Gray Catbirds are shy and don’t like being out in the open. One way to invite them to your backyard is to put out a fruit and jelly feeder. Add some suet and water, and they won’t be able to stay away for long.
13. House Finch
House Finches (Humorous Mexicans) can be spotted all year in New York. they’ve gotten used to humans, so they’ll undoubtedly pop in your backyard for a quick snack.
They have a medium build with a round head and a notched tail. Their bills are short and cone-shaped to be able to break into nuts and seeds.
14. House Wren
House Wren (troglodytes aedon) on a branch singing with a green background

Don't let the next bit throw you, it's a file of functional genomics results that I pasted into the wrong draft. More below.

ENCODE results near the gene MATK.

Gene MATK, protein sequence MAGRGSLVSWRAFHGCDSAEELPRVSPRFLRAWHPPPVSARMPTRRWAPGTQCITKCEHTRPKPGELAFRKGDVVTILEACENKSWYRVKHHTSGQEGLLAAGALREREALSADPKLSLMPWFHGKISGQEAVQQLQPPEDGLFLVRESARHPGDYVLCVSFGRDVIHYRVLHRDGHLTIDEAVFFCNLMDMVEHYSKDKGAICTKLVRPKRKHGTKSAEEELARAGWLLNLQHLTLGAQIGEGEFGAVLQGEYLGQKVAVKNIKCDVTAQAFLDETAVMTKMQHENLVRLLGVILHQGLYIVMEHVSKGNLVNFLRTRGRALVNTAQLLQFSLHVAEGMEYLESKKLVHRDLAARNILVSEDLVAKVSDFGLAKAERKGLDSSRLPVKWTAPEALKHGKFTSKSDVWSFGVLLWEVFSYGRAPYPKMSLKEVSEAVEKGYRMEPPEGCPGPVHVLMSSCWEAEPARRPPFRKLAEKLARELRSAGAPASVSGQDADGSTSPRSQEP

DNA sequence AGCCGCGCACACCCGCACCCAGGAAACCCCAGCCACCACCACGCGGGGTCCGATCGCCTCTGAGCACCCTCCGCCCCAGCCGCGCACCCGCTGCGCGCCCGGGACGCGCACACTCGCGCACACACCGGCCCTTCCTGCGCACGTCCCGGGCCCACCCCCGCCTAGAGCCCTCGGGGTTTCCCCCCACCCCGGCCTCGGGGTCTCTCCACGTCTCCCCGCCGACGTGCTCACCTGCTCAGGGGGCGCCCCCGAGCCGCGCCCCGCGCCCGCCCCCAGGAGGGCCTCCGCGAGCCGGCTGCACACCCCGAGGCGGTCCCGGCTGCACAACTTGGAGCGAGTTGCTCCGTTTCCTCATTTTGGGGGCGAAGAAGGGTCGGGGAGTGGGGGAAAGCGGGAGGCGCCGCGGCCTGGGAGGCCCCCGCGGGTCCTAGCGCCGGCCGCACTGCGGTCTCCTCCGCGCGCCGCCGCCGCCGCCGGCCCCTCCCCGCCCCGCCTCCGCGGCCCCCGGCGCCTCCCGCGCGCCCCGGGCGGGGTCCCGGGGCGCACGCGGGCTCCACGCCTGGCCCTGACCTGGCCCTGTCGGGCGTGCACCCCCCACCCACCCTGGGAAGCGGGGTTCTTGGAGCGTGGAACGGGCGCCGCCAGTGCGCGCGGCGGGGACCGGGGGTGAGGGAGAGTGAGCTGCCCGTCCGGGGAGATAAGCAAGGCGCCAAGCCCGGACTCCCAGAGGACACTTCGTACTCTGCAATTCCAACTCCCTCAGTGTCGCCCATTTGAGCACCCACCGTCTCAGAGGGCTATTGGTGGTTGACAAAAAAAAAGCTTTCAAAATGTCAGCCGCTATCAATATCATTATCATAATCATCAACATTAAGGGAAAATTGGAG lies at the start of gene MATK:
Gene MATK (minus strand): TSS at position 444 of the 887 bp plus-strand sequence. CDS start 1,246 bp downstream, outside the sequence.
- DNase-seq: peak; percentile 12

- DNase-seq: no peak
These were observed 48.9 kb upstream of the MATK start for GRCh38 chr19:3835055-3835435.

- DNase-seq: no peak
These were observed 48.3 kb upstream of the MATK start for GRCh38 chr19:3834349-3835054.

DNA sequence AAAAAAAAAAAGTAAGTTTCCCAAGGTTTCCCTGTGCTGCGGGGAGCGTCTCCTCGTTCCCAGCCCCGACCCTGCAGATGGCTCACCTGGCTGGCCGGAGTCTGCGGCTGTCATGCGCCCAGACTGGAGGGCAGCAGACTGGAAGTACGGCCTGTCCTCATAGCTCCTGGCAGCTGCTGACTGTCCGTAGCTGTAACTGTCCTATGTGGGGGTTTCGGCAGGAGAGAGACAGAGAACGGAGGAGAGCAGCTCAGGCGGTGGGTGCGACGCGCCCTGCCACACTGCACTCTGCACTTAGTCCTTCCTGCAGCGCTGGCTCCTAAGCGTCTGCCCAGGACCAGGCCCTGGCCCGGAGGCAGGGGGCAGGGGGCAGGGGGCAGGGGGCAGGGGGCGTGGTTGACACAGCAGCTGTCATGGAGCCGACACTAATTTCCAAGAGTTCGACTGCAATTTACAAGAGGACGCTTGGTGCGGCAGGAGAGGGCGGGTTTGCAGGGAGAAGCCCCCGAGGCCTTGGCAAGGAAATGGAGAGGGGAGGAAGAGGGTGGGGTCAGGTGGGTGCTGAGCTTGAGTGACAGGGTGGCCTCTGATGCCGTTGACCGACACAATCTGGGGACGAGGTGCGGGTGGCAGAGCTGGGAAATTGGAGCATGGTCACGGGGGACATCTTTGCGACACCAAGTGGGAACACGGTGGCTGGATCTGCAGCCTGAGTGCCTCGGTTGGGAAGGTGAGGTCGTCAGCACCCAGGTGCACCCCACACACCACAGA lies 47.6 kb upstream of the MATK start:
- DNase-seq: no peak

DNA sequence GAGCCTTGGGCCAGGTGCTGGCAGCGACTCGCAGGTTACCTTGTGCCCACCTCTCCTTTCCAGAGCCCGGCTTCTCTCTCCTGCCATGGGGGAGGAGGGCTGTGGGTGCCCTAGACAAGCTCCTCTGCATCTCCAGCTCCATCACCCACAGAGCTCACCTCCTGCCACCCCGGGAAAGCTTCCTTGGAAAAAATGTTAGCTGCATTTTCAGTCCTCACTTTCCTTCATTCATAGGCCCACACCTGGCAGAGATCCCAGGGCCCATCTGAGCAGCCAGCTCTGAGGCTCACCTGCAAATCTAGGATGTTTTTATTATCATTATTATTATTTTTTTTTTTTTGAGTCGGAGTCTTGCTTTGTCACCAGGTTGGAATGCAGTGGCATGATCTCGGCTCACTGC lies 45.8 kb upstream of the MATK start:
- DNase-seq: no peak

These summer residents of New York are small and adorable. House Wrens (Troglodytes aedon) have a plump and round body with a large head and a short, thin tail.
Their plumage is a dull brown with streaks of gray. In contrast, their breasts and throats are a light shade of brown.
House Wrens can be a bit shy. So, you have to work at luring them out to your feeder. Put out their favorite snacks, which include berries and fruit. They may also stop by if you have a suet feeder.
15. Mourning Dove
Mourning doves are one of the most beautiful backyard birds in New York. Luckily, they’re year-round residents of the state, which means you’ll be seeing plenty of them.
They’re covered in light brown plumage that turns slightly pink when the light is just right. The wings, backs, and tails have slightly darker plumage.
These cooing birds mostly eat only seeds. Place some black oil sunflower seeds on the ground or a large tray feeder and watch them line up in your backyard.